At the same time it has to be clear that anyone has the right to live where they want within reason, that one’s ethnicity, tribe, religion, or nationality are not grounds for exclusion from a new ethnic homeland as micro-state. The media focus is on Hutu killers of Tutsis, especially as the Hutus seemed to have slaughtered the most people including large numbers of Tutsis. It must be remembered, however, Tutsis also killed Hutus in vicious massacres. Nevertheless, Hutu and other militias have to be disarmed and disbanded, by violent force if necessary. The world has an interest in socio-political and economic stability in this region, the heart of Africa. Powerful and heavily armed combat forces must be introduced to squash all combatants while economic rebuilding begins.

Troops will have to come from somewhere and have the clear authority to go into battle against any resistance. If not UN and the AU, then the superpowers from North America and Europe, perhaps with Russian and especially China, will have to step up and work together. This, to be clear, cannot and must be a singular American mission. Americans are not in the mood for any more foreign wars and nation building, especially while engaged against al-Qaeda and dealing with the Great Recession.

Much has to be done in the way of building infrastructure, not just physical ones such as roads, bridges, water and sewage systems, hospitals, communication systems, and electrical power plants but the infrastructure of a progressive, responsible civil society including courts, health clinics, police, fire departments, and worker protection. Medical personnel including therapists and counselors are needed to address not just epidemics but the deep traumas of mutilation, rape, child combat, and torture. Again, this has to be a concerted international response, preferably led by the AU with UN support.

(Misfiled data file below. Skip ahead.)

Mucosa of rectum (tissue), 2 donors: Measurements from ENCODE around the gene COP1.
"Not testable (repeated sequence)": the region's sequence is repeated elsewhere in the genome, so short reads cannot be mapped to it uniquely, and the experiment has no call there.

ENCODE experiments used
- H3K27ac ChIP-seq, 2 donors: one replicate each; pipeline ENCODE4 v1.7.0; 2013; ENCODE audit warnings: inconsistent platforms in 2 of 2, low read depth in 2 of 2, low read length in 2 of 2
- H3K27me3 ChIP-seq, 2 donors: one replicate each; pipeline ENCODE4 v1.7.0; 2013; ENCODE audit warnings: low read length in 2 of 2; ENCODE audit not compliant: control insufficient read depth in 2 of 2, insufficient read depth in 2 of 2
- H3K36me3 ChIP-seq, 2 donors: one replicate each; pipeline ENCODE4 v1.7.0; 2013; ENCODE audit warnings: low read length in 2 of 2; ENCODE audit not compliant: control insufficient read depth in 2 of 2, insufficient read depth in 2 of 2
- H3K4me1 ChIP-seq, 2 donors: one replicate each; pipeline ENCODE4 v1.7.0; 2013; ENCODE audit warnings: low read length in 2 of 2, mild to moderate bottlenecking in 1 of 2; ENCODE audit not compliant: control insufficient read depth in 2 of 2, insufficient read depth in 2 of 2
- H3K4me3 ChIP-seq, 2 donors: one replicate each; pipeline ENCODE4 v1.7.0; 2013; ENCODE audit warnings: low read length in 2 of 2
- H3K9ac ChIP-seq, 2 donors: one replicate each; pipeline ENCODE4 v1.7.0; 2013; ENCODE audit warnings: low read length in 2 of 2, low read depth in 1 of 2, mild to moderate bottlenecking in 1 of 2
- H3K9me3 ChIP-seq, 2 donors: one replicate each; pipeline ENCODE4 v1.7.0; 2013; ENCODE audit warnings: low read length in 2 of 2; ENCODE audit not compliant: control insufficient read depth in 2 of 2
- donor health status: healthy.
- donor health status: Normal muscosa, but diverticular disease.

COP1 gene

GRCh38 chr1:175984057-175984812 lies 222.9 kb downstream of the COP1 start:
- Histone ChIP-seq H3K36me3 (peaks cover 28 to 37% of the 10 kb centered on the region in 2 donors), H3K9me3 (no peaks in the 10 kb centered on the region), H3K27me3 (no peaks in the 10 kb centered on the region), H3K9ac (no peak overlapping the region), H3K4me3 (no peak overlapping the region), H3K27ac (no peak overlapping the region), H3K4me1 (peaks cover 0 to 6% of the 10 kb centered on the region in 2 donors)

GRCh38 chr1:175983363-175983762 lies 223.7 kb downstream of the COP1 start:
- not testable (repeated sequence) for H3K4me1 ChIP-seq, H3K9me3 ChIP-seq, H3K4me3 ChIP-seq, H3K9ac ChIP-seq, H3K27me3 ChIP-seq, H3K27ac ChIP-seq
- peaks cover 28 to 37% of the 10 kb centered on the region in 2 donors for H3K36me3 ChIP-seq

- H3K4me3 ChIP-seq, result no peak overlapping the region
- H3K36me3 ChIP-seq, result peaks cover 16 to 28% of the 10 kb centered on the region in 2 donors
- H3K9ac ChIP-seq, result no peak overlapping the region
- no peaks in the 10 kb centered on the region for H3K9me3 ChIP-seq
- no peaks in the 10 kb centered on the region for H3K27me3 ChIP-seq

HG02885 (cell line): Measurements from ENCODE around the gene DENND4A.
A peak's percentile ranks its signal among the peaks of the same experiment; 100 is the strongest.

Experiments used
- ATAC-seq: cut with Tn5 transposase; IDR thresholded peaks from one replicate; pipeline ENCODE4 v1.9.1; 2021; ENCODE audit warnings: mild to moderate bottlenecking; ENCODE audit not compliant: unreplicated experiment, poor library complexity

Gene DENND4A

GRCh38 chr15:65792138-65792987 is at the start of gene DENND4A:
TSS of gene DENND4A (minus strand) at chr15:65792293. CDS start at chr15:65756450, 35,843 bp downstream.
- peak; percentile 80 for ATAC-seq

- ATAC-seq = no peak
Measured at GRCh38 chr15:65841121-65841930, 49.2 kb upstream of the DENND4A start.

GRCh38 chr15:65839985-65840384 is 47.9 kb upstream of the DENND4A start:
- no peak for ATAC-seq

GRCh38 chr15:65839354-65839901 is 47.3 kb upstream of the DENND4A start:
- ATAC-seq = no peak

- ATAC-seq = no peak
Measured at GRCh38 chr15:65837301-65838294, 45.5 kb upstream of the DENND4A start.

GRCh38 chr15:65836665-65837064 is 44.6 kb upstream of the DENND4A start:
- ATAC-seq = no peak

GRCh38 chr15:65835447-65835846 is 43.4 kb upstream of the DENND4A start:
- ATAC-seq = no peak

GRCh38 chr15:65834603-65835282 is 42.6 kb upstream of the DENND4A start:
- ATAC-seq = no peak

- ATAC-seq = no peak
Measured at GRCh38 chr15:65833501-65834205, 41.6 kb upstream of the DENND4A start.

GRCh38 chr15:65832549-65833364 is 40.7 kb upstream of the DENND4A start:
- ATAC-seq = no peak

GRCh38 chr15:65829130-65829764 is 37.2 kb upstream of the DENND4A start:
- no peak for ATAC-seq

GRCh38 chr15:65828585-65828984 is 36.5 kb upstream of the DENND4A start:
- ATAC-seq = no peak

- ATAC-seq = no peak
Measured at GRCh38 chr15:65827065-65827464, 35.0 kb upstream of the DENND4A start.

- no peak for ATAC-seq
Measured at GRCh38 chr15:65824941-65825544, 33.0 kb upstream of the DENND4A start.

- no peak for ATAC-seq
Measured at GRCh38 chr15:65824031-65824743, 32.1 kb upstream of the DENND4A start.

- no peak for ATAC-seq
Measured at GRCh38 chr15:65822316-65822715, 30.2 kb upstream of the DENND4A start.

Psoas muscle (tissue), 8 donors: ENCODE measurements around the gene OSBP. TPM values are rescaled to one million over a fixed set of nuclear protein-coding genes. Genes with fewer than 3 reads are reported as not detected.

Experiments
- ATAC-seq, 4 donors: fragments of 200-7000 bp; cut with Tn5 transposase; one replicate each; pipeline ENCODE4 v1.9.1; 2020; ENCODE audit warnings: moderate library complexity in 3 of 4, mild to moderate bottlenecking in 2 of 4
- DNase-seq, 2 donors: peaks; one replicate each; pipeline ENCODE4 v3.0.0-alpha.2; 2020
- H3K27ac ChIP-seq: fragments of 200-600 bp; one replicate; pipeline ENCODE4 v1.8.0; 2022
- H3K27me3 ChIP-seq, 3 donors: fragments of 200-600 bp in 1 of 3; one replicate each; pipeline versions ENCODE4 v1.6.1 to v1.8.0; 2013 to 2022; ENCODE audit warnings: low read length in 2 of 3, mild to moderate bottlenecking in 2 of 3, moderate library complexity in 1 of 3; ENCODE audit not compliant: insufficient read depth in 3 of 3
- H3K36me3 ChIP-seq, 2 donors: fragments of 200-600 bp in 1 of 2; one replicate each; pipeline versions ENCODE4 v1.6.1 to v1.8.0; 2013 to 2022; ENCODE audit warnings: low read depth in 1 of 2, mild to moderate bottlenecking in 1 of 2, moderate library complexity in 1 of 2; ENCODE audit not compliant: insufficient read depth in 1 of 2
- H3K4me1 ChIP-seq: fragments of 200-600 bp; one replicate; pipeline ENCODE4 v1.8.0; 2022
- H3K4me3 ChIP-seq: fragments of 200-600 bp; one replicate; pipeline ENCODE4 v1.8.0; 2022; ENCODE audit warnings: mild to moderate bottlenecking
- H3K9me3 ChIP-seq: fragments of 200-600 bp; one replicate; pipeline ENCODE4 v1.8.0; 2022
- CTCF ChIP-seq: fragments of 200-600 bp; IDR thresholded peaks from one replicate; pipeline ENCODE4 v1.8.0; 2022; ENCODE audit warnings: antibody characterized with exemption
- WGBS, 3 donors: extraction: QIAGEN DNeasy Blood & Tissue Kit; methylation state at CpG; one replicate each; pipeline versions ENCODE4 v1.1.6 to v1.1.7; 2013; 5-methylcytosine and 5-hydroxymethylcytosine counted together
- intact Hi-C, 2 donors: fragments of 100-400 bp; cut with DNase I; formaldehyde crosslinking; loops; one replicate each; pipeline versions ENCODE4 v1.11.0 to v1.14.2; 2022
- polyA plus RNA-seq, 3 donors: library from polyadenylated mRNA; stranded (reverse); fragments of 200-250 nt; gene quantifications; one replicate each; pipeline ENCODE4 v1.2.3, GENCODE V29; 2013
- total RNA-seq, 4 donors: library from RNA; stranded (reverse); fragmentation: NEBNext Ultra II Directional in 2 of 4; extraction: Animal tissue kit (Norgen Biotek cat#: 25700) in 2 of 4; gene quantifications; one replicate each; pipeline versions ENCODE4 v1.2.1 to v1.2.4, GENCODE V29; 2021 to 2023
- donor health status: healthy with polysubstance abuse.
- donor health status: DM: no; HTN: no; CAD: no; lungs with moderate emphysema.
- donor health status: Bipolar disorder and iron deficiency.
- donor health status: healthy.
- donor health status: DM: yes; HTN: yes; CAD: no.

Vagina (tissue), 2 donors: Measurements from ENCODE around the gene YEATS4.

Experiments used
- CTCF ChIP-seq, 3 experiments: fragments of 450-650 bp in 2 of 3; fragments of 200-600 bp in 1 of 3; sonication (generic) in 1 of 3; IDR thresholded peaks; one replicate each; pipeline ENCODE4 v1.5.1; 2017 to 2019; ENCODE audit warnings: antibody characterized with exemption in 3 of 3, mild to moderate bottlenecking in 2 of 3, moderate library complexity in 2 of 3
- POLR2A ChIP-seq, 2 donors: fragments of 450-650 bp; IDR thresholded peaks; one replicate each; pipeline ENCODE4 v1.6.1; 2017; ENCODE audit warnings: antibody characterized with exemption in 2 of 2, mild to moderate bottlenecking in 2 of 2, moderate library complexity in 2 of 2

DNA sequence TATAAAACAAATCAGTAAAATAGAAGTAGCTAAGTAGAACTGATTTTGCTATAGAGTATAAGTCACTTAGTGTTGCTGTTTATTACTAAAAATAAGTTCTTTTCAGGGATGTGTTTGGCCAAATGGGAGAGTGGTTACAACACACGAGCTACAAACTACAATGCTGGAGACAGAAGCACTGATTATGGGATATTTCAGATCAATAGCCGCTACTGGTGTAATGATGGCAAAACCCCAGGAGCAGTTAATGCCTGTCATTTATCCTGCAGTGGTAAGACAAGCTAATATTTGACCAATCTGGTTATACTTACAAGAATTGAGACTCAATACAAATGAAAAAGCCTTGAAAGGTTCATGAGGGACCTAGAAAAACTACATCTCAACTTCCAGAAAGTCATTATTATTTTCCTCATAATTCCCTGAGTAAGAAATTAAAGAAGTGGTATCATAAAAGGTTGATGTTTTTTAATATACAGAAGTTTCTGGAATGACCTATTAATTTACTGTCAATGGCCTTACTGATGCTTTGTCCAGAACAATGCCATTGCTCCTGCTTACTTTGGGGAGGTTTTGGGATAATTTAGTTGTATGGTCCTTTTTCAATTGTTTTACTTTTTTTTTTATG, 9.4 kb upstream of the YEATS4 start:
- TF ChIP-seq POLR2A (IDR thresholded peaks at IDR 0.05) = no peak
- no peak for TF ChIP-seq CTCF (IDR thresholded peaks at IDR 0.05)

At the same time, professional Congolese police and military forces need to be trained and held accountable. It may take years to build up these forces. These Congolese forces have to protect all the people of Congo, including the Banyamulenge Tutsis and the Pygmies, not just those living in the capital of Kinshasa. Poorly trained troops who pillage, rape, and slaughter their own citizens as well as refugees from other nations while running away from real combat merely drive their own people into rebellion and destroy their own country. And the rest of the world cleans up their mess because the rest of the world didn’t want to do the work required in the first place.

The demand for justice, especially to address war crimes such as massacres and mass rapes, has to be addressed as well as balanced with truth, reconciliation and forgiveness. It will take time, it will take attention, and it will take troops, lawyers, engineers, doctors, nurses, and construction workers. It will take money. And if not addressed the bloodshed and chaos of this area will pull in yet more countries as a black hole in space consumes stars and planets.

The war may well spread across the whole of Africa, merging with other conflicts and jumping to Europe, the Middle East, and South Asia. Or while we are distracted elsewhere some warlord will emerge from the fury like some African Tamerlane and bent on conquest sweep halfway across the planet before he is stopped.


As this was being written, Nkunda’s forces overreached in their rampages across Eastern Congo. During battles in late October 2008, Nkunda’s CNDP army defeated the DRC national army and conquered several towns including Kiwanja and Rutshuru. The UN’s MONUC forces were at these towns to protect humanitarian centers and expected cooperation from the local DRC army. DRC forces, however, were so openly hostile to the UN peacekeepers as to fire upon them and agitate the locals against MONUC.